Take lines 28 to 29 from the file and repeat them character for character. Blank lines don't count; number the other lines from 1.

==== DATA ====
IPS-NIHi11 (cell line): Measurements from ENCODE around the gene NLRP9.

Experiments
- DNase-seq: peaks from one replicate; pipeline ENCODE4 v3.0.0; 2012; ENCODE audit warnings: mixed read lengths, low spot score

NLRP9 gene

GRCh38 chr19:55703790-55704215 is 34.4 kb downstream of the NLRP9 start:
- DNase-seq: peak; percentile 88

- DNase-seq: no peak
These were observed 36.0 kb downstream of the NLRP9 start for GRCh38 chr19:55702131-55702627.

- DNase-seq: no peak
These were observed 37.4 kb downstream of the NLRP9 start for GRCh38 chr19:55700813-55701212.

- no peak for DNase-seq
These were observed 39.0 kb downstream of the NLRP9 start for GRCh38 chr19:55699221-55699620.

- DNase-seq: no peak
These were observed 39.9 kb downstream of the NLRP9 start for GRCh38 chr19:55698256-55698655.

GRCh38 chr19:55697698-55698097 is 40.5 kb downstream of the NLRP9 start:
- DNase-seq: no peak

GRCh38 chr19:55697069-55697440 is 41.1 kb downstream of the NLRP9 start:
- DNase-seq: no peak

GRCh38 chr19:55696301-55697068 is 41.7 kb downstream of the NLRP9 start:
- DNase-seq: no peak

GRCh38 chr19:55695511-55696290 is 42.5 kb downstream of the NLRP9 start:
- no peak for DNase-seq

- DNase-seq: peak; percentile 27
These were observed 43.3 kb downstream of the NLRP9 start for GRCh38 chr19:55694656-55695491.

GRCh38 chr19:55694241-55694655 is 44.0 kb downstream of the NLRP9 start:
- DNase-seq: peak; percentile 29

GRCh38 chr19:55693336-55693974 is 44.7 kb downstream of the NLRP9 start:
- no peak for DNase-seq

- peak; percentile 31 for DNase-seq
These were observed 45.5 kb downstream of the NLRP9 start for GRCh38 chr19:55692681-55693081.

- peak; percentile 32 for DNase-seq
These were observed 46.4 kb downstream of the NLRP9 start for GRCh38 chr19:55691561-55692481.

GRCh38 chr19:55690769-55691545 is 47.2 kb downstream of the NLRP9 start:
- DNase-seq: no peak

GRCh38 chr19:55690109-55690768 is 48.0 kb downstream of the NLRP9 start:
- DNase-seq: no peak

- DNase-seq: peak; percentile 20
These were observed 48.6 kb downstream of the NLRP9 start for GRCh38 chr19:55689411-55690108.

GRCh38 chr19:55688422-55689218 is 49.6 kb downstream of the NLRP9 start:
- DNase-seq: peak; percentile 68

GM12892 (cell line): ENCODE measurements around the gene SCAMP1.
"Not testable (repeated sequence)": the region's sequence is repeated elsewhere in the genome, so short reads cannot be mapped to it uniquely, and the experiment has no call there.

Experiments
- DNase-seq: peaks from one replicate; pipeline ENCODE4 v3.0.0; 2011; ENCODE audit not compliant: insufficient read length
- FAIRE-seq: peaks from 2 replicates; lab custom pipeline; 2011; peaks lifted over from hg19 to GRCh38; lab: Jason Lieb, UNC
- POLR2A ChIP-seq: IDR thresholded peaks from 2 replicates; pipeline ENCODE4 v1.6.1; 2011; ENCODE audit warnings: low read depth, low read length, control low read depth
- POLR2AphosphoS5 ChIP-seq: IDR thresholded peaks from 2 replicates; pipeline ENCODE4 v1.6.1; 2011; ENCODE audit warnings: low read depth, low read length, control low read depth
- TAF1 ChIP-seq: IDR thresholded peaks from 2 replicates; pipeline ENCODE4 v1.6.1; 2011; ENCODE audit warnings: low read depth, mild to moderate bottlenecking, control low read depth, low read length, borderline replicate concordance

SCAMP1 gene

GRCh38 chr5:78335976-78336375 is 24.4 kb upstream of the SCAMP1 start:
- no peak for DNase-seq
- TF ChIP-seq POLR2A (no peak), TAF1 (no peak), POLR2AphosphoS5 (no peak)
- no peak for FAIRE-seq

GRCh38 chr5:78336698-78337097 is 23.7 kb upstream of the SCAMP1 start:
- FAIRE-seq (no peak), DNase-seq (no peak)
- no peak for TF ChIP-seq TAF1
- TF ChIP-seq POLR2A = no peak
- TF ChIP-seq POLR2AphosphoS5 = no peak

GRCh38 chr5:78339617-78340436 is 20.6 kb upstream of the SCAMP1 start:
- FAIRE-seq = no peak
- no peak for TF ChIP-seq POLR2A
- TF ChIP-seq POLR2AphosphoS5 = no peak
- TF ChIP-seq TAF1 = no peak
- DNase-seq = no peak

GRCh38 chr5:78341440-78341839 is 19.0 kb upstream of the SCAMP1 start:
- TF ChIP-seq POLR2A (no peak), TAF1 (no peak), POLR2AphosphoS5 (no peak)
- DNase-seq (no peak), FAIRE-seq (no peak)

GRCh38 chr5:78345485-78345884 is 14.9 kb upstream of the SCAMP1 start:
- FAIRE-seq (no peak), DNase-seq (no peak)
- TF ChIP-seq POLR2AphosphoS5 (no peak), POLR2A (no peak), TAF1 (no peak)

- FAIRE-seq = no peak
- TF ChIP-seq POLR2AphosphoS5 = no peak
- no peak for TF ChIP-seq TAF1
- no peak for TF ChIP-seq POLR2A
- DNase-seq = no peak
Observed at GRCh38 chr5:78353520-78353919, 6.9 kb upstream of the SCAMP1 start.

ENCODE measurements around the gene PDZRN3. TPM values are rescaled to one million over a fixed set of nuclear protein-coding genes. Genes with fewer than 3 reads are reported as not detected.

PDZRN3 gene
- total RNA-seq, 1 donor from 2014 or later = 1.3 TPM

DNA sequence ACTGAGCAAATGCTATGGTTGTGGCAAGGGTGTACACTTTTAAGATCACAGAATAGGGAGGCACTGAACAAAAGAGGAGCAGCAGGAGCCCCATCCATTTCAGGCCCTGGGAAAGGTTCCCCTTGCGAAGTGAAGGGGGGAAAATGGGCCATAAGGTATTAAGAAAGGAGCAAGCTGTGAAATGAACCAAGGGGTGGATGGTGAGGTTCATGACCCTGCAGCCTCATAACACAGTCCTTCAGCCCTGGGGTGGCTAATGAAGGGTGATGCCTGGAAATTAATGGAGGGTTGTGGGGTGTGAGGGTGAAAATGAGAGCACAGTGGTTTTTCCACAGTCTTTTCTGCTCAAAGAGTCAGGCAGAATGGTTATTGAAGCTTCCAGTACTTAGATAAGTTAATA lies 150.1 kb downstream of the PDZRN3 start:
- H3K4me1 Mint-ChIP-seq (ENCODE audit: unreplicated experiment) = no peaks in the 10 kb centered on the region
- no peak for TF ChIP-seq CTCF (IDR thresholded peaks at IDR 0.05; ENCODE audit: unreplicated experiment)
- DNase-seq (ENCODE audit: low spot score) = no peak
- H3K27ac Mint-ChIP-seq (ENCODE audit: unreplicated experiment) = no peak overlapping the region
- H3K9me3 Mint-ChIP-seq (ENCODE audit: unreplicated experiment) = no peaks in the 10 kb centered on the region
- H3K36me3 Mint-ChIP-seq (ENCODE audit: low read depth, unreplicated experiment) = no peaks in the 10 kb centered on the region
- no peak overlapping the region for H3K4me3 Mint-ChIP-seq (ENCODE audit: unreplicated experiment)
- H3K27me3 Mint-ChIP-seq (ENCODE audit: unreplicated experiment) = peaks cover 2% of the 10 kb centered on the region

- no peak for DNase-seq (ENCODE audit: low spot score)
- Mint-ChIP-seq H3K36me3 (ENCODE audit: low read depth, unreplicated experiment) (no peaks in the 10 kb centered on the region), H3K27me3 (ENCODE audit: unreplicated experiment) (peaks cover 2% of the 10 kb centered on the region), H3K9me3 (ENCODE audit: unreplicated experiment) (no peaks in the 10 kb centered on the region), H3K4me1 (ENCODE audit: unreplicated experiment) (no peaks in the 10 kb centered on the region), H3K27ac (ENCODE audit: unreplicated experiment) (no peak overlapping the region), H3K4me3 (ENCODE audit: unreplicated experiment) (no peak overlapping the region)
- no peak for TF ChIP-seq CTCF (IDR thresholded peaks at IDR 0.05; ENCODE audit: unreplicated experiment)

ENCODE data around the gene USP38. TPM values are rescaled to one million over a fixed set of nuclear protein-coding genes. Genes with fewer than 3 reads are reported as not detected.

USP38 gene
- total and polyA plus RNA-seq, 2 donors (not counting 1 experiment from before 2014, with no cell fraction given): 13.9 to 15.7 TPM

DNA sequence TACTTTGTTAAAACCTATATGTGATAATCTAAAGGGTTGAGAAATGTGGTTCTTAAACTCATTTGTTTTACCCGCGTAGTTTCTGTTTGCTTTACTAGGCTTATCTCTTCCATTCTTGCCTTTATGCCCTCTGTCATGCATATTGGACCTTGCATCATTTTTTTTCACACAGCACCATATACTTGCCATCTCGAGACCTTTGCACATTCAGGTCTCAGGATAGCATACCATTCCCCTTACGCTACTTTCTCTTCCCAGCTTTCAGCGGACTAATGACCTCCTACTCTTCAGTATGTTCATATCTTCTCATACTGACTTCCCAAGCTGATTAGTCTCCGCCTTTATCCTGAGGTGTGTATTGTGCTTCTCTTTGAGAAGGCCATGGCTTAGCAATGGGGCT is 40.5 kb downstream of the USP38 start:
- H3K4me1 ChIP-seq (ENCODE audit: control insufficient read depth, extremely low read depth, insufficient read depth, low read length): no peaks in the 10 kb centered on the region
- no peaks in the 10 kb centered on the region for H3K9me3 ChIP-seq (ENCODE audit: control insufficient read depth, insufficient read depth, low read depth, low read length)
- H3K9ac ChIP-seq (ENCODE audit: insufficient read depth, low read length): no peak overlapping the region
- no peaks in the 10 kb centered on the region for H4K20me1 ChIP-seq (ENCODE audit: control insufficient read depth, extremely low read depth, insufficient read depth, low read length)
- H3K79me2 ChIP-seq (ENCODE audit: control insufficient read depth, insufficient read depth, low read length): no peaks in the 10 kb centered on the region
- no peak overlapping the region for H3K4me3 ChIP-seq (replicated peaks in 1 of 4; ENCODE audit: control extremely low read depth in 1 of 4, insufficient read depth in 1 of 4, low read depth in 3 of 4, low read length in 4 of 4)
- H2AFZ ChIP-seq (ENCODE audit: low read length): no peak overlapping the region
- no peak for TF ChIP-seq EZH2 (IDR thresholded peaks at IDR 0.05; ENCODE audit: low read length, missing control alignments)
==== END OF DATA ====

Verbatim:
- no peak for DNase-seq

- peak; percentile 31 for DNase-seq